03/13/2014 03:19 pm ET Updated May 12, 2014

Boiling It Down: Global Warming

I've been out of town for the past two weeks. On my return, I have learned about this big deal called global warming. At this moment, outside my office it's nighttime, and the temperature is about 16 degrees Fahrenheit. That's cold. So, in the last thirty minutes, I researched this global warming stuff. Looking outside, it is dark, so somebody must have turned off the sun. If the sun is turned off, it seems that nothing will get warm.

But my research has revealed more truths. The problem is not the sun. The problem is that we make stuff. People have made stuff for (A) thousands, (B) tens of thousands, (C) hundreds of thousands, (D) millions of years. (Choose one; it doesn't really matter.) In the past couple of centuries, people invented machines to replace human labor. People used to do everything with their hands and feet, helped, of course, by other animals such as horses, camels, oxen and the like. Those animals were slaves to the humans who used them.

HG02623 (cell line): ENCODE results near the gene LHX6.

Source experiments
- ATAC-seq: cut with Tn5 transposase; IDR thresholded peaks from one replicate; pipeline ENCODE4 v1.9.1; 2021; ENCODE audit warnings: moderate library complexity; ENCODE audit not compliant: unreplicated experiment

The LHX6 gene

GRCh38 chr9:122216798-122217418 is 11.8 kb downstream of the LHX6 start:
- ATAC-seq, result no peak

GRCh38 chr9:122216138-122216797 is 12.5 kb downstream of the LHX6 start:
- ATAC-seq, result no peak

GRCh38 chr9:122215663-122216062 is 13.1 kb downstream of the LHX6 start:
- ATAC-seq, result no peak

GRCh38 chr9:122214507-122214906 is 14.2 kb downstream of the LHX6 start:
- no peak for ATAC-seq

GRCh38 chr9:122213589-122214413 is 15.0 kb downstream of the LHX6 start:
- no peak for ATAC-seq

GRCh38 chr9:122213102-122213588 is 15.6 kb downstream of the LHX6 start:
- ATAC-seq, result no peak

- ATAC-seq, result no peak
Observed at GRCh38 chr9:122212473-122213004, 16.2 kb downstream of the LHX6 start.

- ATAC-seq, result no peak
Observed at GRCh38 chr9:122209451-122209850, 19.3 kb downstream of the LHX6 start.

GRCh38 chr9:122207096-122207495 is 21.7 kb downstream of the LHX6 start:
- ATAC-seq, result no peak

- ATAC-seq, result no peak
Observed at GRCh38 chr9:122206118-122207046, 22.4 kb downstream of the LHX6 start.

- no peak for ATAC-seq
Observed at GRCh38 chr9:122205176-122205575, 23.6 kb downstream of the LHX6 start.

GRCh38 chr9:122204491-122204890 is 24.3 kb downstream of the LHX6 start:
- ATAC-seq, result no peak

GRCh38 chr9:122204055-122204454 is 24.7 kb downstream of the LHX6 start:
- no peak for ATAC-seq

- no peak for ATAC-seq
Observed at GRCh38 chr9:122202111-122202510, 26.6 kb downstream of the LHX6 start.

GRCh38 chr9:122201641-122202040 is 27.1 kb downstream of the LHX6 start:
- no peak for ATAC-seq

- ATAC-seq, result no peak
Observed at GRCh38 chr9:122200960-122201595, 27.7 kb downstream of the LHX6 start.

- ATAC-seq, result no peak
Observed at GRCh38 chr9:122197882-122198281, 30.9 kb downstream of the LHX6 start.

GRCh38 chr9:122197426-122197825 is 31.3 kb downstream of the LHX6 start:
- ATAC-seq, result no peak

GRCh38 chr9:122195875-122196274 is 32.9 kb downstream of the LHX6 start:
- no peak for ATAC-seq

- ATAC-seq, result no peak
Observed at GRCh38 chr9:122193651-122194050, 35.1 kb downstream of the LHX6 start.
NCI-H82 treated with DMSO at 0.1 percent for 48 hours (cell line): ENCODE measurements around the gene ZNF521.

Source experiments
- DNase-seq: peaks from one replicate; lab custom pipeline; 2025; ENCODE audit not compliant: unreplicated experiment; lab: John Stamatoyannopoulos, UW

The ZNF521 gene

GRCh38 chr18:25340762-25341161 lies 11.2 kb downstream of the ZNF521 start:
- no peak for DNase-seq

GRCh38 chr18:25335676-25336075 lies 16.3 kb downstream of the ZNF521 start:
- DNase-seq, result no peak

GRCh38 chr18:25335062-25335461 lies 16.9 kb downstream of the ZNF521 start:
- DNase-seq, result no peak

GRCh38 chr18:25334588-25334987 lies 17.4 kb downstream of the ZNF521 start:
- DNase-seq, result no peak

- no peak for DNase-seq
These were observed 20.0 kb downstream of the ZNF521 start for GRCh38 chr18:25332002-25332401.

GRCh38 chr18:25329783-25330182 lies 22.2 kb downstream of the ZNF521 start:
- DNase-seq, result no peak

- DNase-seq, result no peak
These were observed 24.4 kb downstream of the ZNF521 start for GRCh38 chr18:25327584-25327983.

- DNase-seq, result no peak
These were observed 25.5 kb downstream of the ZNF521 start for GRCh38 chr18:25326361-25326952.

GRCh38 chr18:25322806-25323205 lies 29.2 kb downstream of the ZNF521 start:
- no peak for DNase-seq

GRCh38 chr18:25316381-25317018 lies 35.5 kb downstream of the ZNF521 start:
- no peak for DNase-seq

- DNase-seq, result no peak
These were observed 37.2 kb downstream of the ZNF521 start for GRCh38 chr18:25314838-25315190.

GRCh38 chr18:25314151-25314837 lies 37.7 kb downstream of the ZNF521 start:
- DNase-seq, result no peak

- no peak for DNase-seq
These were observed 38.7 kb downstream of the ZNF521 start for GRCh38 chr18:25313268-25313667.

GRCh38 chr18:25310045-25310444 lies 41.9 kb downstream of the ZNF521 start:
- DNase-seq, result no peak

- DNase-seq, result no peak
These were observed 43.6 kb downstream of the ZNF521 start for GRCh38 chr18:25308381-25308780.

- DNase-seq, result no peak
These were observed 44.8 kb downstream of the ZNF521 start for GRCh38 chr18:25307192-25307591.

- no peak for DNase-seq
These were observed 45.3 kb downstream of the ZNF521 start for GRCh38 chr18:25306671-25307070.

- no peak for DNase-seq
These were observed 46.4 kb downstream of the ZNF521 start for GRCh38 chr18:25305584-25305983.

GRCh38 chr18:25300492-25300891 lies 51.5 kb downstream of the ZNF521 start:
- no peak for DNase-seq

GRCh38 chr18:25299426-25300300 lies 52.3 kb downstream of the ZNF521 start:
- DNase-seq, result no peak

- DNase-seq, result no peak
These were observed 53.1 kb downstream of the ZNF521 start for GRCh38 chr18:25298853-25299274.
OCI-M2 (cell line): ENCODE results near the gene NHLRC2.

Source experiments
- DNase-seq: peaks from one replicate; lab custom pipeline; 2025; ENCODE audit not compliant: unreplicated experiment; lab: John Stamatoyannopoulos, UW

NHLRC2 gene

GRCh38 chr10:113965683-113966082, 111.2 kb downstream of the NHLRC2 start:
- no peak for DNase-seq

Then along came human inventions we call machines. They do the hard stuff, replacing the animals. These machines are a boon to humankind, and we call these inventions "labor saving." I don't know about you, but I would rather have a machine to help me get to New York City. I don't want to walk. My horse would not enjoy the trip. So nowadays, I can sit in a flying machine or in an automobile, and let those machines work for me.

Alas, there is a price to pay for these modern conveniences. The engine that powers things like cars and planes requires fuel. When burned, that fuel provides the power to make it go. The residue of that spent fuel stays in the air. The more people, the more stuff produced. The more stuff produced, the more energy needed and expended. The more energy expended the more residues left in the atmosphere.

The entire atmosphere of this world is getting increasingly polluted. If you go up, my guess is that the oxygen layer starts to thin out at 5,000 feet, and, at 26,000 feet, it is almost gone. All of our energy waste is locked up there, and that appears to be affecting our climate.

How is such pollution stopped? You can invent new devices to leave fewer residues. And you can pass a flock of laws to stop pollution.

But who pays for it? We all benefit from labor saving machines. I will not walk to New York; my shoes are not made for that kind of walking. An option might be for folks to live on the sun... but only at night.

If there will be wide scale global warming, then we shall be toast. The discourse will be increasingly heated. Folks will get hot and bothered.